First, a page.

The following opinion piece appeared in the International Herald Tribune. James Goldston is executive director of the Open Society Justice Initiative.
After prolonged delay, a donor conference on Monday netting nearly $40 million in pledges marked a major step forward in establishing a tribunal for the Cambodian genocide. But as with Darfur, foot-dragging by the United Nations and a lack of international attention threaten to prevent decisive action. Given the financial timetables of several contributing countries, failure to soon secure the tribunal's full three-year budget of $56.3 million could thwart forever the chance of punishing those responsible for one of the 20th century's worst convulsions of violence.
The creation of a court to try Khmer Rouge crimes has been a long time coming. For more than a decade after the Khmer Rouge was defeated by a Vietnamese invasion in 1979, cold war politics insulated its leaders from international criticism, let alone prosecution. Throughout the 1980s, hostility toward the Soviet-backed Vietnamese regime prompted U.S. recognition of the exiled Khmer Rouge as the official government of Cambodia. Even after the Soviet Union collapsed, it took Cambodia and the United Nations years of painstaking negotiations until 2003 to reach agreement on a court.
The resulting structure is imperfect. It awkwardly balances a numerical majority of Cambodian judges with a "supermajority" mechanism that makes the vote of at least one international judge essential for decisions. Given the institutional weakness of a judiciary decimated by the Khmer Rouge and tainted by political influence, international scrutiny will be crucial to ensure the trials comport with fundamental standards of due process.
And yet, this is the last hope for justice for the Khmer Rouge's many victims. Pol Pot died in 1998. Most of the other principal perpetrators are old. Time is on their side.
Last October, after a yearlong political stalemate in Phnom Penh, the Cambodian government finally ratified the tribunal agreement. On Monday, the government of Japan committed to cover nearly half the cost. A number of other governments have promised smaller amounts. But to date, there has been little political momentum to push things forward and no major actor to do so.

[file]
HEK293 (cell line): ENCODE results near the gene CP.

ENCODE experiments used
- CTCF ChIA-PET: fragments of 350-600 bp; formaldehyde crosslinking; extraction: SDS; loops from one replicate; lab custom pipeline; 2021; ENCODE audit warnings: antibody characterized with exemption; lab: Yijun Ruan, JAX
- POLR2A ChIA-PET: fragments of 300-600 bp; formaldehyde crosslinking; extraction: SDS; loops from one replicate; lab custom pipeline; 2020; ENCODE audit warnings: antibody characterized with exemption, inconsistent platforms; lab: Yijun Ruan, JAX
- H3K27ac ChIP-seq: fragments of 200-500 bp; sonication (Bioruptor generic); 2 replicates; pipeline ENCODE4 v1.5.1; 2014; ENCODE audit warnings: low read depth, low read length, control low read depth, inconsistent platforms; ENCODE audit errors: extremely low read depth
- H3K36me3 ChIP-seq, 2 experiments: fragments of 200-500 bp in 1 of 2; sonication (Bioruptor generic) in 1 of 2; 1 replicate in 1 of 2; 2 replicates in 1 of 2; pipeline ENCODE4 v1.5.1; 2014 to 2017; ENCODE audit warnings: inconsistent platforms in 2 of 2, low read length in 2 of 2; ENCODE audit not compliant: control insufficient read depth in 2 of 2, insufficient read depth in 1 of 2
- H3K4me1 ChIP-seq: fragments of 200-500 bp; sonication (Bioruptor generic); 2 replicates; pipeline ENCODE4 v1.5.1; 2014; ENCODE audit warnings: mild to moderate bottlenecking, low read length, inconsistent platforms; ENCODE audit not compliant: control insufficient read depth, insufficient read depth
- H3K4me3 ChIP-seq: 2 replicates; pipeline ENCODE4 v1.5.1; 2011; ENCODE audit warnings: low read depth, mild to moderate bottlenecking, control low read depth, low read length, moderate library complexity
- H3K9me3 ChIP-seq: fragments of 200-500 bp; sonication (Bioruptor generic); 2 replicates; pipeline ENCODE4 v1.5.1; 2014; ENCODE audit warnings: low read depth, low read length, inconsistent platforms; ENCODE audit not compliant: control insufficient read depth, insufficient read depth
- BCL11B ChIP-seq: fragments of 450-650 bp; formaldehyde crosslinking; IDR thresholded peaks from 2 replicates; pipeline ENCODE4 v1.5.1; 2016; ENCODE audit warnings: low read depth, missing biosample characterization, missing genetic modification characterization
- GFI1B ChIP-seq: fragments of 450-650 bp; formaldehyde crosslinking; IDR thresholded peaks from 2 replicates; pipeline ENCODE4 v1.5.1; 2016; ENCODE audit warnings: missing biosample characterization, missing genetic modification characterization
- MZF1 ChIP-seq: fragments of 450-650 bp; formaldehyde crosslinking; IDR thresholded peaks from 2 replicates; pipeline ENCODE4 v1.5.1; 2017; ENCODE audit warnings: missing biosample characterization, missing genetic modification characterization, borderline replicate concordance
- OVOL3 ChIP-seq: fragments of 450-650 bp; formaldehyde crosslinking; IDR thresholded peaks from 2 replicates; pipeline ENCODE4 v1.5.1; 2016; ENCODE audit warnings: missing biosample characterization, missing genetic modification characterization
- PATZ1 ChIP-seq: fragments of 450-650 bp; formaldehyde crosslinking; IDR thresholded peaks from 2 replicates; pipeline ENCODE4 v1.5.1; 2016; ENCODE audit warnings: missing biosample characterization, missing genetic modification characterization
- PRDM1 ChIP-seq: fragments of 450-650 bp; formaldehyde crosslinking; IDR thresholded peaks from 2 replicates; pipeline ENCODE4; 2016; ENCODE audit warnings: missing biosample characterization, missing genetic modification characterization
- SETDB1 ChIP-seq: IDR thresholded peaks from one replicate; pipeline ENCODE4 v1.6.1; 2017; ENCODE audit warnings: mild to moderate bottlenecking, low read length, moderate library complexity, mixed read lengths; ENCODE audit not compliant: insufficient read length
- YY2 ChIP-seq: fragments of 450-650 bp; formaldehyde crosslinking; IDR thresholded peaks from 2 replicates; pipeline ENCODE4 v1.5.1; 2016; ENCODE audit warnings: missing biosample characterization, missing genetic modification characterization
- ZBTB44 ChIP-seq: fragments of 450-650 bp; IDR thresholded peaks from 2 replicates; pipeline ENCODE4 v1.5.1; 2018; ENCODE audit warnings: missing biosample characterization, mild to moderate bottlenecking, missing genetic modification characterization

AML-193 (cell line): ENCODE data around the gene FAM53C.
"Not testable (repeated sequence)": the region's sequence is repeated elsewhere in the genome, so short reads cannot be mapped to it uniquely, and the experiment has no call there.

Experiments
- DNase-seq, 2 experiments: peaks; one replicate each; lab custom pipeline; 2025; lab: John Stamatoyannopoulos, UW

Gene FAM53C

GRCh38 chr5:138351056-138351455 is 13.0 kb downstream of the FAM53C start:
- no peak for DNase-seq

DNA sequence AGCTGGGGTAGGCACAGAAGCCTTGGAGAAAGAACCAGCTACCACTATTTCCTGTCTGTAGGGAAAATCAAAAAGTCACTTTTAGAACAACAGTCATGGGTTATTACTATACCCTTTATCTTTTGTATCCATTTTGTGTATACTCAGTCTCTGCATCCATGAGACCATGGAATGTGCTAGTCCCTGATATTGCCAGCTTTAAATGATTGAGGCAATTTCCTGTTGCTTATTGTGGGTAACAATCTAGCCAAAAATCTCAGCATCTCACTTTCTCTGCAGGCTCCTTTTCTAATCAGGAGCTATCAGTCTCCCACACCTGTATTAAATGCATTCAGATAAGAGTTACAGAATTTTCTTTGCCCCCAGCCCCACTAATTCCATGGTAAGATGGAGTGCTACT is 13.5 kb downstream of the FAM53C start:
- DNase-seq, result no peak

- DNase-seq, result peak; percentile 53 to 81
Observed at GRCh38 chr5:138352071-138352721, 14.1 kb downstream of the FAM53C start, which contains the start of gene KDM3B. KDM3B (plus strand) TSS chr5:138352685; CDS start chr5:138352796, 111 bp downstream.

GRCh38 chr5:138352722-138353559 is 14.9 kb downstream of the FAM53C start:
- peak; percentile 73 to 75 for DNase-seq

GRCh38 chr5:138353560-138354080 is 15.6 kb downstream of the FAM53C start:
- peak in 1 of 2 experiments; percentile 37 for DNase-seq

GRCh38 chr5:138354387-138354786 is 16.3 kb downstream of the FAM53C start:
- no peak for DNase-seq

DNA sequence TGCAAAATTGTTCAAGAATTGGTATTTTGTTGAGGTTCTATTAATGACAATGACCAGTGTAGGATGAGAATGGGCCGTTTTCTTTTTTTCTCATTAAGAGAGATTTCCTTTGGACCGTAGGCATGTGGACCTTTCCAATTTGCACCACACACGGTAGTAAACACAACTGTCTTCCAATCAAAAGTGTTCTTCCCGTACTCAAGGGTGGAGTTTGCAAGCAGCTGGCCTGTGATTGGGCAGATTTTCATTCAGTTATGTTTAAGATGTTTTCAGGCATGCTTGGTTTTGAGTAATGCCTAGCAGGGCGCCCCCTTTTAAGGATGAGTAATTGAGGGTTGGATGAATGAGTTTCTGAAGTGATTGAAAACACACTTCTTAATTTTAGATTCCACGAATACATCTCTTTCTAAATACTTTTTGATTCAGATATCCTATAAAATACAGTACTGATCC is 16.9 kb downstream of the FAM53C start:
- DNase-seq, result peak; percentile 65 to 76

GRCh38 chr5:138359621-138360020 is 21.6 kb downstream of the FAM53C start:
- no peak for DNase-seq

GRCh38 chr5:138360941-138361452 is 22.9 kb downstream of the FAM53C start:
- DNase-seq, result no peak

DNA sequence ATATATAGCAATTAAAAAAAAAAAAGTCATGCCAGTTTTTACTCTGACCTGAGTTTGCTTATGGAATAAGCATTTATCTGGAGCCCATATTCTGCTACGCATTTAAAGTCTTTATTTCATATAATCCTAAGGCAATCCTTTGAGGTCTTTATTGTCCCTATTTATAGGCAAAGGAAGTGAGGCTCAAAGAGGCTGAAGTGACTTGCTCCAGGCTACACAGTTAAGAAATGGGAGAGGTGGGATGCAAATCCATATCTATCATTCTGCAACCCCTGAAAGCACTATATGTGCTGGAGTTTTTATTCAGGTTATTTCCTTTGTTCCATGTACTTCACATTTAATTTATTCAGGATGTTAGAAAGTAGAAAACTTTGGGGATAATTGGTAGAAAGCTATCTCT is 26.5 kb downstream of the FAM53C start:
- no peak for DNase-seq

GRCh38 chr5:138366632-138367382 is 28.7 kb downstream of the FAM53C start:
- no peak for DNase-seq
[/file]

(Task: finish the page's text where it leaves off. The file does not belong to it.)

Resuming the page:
Japan's role in pushing for a tribunal is likely to be constrained by its overriding bid for a seat on a reconfigured Security Council. The United States is disabled by its troubled history in Southeast Asia and a Congressional ban on funding to a Cambodian government that has yet to prove its democratic credentials. China, the Khmer Rouge's longstanding patron, has no interest in highlighting that history. This leaves the United Nations itself.
Staffing changes in the UN bureaucracy since last autumn have deprived the tribunal process of a driver. In recent months, the United Nations' senior echelons have been understandably preoccupied with other matters: a long-overdue internal reform, politically motivated attacks and the urgent crises of the Asian tsunami and Darfur. In spite of these competing priorities, if the tribunal is to take place, the United Nations will have to push the process to conclusion.
Several concrete steps are needed. First, the secretary general should use both public statements and quiet diplomacy to underscore the United Nations' commitment to secure full financial backing as soon as possible. Second, if in several days pledges come close, but don't quite meet the three-year tab, he should allow operations to begin, while continuing to fund-raise for the remainder. Third, the UN Office of Legal Affairs must quickly establish and publicize a transparent and credible process for selecting international staff that places a premium on competence and impartiality.
In addition, once the tribunal is launched, UN engagement at the highest levels will be essential to see that the trials uphold international standards and remain free of political interference.
Though there were thousands of killers under the Khmer Rouge, the tribunal will prosecute only a very few of the most responsible parties. So these trials important in their own right must be the beginning of an extended process of accountability and coming to terms with the past. Both the quality of justice that these trials produce and their ability to capture public attention will determine their legacy. In this case, the old maxim that justice must not only be done, it must be seen to be done, carries particular weight.
Copyright © 2005 by the International Herald Tribune (IHT). Reprinted with permission.